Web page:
It’s been a long time since Bowling Green football was favored to win a game against an FBS opponent. Now, the Falcons head into a game this weekend against Akron as 6.5 point favorites.
Two years ago, going into a midweek MAC conference game against Kent State, the Falcons were favored by 1.5 points on the road over the Golden Flashes. The Falcons would win that game, 44-16 and go on to not be favored in a game since then, including the very next season when they took on Kent State at home.
But why were the Falcons favored in that game on a Tuesday night two years ago? It probably has something to do with Kent State being 2-6 heading into the contest and falling to Ohio 48-3 the week before. On the other hand, Bowling Green put up 30 points on Ohio two weeks before and showed some promise in a 48-30 defeat at the hands of the Bobcats. All of those things led to the one-win Falcons being favored.
Two years later, the Falcons will welcome Akron to Doyt L. Perry stadium in the first game they have been favored in since that 44-16 win two years ago. This time, Bowling Green is favored by 6.5 points against an Akron team that has yet to win a game this season. To the credit of the Zips, they did not play an FCS opponent this season, unlike BGSU who played Morgan State to start their schedule. Unlike BGSU though, Akron hasn’t really been close in any of their conference games.
In fact, their last three games have been pretty lopsided. Against Kent State, Buffalo and Northern Illinois, the Zips have been outscored 96-3 and have been shutout in their previous two contests. While giving up 93 points over three games isn’t great, it’s the lonely three points that stand out. In comparison, BGSU has scored 50 points over their past three games. While that isn’t blowing the doors off of their opponents, it’s still much better than a measly three points. For the season, Akron is averaging 10.8 points per game, which ranks 129th out of 130 teams playing FBS college football.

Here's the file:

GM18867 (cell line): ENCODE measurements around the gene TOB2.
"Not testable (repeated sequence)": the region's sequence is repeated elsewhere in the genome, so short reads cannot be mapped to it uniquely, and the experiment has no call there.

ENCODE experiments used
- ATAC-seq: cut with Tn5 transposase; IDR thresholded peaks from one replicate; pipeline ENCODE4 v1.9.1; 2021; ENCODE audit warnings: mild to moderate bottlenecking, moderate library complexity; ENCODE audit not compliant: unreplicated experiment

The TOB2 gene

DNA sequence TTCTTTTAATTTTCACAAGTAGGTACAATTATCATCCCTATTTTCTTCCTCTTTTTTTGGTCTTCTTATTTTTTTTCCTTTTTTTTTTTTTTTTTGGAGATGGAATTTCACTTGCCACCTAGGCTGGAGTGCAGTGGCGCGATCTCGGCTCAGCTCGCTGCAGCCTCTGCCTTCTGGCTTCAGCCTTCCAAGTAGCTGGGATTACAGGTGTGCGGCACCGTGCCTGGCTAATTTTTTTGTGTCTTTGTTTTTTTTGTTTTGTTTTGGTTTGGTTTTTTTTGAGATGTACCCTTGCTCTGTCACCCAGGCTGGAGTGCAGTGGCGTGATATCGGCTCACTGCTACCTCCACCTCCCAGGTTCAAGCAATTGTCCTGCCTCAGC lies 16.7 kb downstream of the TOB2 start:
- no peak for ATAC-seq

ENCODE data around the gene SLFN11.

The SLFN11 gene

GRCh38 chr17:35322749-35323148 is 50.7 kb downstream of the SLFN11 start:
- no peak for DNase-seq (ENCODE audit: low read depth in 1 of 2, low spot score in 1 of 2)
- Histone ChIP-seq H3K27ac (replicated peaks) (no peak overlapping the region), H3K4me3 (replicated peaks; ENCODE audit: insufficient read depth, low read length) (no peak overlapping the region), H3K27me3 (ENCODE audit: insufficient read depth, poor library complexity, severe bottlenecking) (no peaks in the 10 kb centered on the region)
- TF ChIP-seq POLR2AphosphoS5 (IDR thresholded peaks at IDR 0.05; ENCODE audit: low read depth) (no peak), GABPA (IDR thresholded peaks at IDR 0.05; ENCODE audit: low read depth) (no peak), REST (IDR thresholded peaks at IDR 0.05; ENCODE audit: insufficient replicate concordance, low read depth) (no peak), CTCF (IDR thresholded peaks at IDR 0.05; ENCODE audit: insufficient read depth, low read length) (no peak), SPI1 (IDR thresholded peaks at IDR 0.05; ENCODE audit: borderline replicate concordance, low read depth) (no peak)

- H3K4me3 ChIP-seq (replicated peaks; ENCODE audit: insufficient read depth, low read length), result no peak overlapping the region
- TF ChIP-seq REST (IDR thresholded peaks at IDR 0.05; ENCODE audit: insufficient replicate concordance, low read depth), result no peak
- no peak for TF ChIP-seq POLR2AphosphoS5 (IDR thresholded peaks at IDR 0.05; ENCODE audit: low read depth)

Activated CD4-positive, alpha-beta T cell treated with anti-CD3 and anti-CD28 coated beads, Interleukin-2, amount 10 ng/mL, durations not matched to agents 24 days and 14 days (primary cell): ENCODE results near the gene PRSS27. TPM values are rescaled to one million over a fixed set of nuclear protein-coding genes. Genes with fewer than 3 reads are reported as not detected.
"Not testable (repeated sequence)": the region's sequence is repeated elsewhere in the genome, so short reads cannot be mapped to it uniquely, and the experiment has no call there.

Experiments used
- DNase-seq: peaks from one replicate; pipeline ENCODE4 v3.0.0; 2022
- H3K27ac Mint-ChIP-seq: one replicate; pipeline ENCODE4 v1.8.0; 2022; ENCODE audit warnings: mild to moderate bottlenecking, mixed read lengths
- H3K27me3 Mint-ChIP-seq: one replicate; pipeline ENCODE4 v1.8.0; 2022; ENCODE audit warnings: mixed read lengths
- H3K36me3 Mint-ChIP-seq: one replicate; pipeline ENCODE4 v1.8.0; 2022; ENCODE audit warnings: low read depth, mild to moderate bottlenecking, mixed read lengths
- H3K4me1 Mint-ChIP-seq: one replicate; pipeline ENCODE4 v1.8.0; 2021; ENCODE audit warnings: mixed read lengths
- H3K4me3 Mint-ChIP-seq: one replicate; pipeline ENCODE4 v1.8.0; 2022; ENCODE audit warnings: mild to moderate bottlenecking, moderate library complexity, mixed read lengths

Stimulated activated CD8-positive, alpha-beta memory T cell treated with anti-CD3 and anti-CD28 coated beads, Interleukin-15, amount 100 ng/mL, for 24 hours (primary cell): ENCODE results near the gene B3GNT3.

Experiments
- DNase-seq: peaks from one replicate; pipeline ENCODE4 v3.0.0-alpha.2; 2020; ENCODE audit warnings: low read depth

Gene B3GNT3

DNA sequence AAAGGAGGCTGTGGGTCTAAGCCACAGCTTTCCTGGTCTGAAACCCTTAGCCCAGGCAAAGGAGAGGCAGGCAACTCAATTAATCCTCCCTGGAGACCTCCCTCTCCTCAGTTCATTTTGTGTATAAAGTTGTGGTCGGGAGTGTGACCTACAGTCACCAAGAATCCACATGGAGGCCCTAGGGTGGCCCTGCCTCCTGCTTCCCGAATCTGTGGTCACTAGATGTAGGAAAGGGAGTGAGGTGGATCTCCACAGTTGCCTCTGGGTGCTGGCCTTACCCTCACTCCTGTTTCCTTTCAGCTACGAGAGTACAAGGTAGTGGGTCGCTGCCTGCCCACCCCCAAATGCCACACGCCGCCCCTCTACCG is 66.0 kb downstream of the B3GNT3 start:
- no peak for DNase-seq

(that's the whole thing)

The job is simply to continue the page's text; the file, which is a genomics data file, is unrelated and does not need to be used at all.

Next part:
When looking at their team, it’s pretty easy to see why the Akron offense has been so bad this season. They can’t run the ball as they are last in college football averaging 55 rushing yards per game. They can’t really pass the ball either as they average just over 200 yards per game – good for 79th in the country – and when they do pass the ball, the chances it will get intercepted are likely. They average just under three interceptions per game and between the four quarterbacks that have been under center this year, they have thrown eight interceptions and nine touchdowns.
BGSU will likely see Zach Gibson at quarterback on Saturday, who has two interceptions and one touchdown on the season. Gibson replaced former quarterback Kato Nelson in week five against UMass. Nelson was suspended two games for violating team rules before last week’s contest.
Even with a young secondary, the Falcons should have no problem keeping the Akron offense unstable in this one and honestly, I am a little surprised BGSU is only favored by a touchdown in this one. They proved in back-to-back weeks they have the ability to move the ball against MAC defenses.
Both in the historic defeat of Toledo and the loss to Central Michigan, quarterback Grant Loy proved he could keep opposing defenses guessing by being able to take off running at any moment. Over the past three games, Loy has rushed for 266 total yards over his past three games. Against an Akron team giving up over 200 rushing yards per game, the Falcons should have no problem moving the ball with Loy and the plethora of running backs they are sure to utilize in this one.
If anything, this game should serve as a measuring stick for the Falcons. This is where we find out if they can take the next step, and that is beating down a historically bad Akron team at home. With what Bowling Green has started to show on both sides of the ball, I would be surprised if the Falcons didn’t come out of this games with at least a two touchdown victory.
The Falcons will look to do that and secure their second MAC win of the season at home this Saturday at 2 p.m. ET.